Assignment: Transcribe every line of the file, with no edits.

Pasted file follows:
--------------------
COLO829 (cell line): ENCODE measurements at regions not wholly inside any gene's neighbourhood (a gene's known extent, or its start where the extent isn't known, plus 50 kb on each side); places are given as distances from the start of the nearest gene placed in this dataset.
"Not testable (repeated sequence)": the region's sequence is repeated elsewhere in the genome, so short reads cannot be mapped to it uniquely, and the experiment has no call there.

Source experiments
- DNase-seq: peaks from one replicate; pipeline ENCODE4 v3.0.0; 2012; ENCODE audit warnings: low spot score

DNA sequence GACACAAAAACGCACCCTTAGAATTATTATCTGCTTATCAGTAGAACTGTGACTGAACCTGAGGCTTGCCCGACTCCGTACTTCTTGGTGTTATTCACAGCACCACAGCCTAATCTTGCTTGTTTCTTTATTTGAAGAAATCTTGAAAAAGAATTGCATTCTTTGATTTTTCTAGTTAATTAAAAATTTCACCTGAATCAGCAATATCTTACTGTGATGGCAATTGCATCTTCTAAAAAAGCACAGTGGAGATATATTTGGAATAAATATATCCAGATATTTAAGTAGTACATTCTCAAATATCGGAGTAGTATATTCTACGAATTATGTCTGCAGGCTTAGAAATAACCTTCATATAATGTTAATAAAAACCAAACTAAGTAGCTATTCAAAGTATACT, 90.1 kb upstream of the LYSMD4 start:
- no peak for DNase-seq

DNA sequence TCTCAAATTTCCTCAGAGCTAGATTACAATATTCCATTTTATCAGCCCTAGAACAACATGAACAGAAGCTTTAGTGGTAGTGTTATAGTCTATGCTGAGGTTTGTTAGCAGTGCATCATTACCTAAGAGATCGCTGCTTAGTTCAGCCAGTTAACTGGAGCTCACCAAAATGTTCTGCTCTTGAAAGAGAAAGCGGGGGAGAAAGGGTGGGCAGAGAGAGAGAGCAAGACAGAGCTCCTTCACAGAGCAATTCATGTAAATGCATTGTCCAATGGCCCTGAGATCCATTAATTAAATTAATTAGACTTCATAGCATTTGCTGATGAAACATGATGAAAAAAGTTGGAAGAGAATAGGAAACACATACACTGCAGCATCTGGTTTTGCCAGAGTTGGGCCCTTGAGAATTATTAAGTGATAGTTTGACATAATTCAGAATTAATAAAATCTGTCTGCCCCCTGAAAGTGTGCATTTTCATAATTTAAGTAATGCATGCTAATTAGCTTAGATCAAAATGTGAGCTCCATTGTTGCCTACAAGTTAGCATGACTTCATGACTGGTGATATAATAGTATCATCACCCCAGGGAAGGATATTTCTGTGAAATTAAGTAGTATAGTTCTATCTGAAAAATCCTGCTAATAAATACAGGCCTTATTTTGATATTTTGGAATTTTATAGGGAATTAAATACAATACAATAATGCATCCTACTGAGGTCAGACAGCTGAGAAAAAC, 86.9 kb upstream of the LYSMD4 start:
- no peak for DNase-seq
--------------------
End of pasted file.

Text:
COLO829 (cell line): ENCODE measurements at regions not wholly inside any gene's neighbourhood (a gene's known extent, or its start where the extent isn't known, plus 50 kb on each side); places are given as distances from the start of the nearest gene placed in this dataset.
"Not testable (repeated sequence)": the region's sequence is repeated elsewhere in the genome, so short reads cannot be mapped to it uniquely, and the experiment has no call there.

Source experiments
- DNase-seq: peaks from one replicate; pipeline ENCODE4 v3.0.0; 2012; ENCODE audit warnings: low spot score

DNA sequence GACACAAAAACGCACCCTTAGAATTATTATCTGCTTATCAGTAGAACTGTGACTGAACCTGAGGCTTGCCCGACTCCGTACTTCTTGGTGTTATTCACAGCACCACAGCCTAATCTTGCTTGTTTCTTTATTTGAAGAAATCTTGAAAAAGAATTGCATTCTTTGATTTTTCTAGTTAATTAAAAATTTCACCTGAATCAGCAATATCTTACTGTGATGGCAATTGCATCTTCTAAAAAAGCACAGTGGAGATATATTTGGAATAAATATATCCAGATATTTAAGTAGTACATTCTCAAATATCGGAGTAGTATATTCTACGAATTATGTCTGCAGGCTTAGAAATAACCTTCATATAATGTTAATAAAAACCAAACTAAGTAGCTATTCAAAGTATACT, 90.1 kb upstream of the LYSMD4 start:
- no peak for DNase-seq

DNA sequence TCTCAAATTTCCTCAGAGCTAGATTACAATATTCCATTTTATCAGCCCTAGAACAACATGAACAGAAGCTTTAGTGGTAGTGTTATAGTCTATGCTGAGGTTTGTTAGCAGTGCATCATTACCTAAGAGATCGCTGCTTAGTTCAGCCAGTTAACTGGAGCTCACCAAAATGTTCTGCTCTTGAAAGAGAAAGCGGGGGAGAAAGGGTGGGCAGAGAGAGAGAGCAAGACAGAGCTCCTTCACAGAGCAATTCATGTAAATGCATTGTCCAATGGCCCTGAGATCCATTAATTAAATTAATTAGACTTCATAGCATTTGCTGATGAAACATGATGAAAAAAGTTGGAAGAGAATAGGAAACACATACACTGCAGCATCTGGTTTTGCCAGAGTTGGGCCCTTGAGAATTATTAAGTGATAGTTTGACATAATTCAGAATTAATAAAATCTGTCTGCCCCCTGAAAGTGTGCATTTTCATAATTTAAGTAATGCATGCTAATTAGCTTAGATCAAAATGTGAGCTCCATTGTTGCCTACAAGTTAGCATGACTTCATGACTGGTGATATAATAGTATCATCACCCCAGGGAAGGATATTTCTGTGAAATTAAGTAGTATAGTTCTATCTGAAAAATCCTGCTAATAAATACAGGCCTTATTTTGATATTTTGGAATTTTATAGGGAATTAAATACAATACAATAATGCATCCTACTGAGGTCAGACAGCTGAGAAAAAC, 86.9 kb upstream of the LYSMD4 start:
- no peak for DNase-seq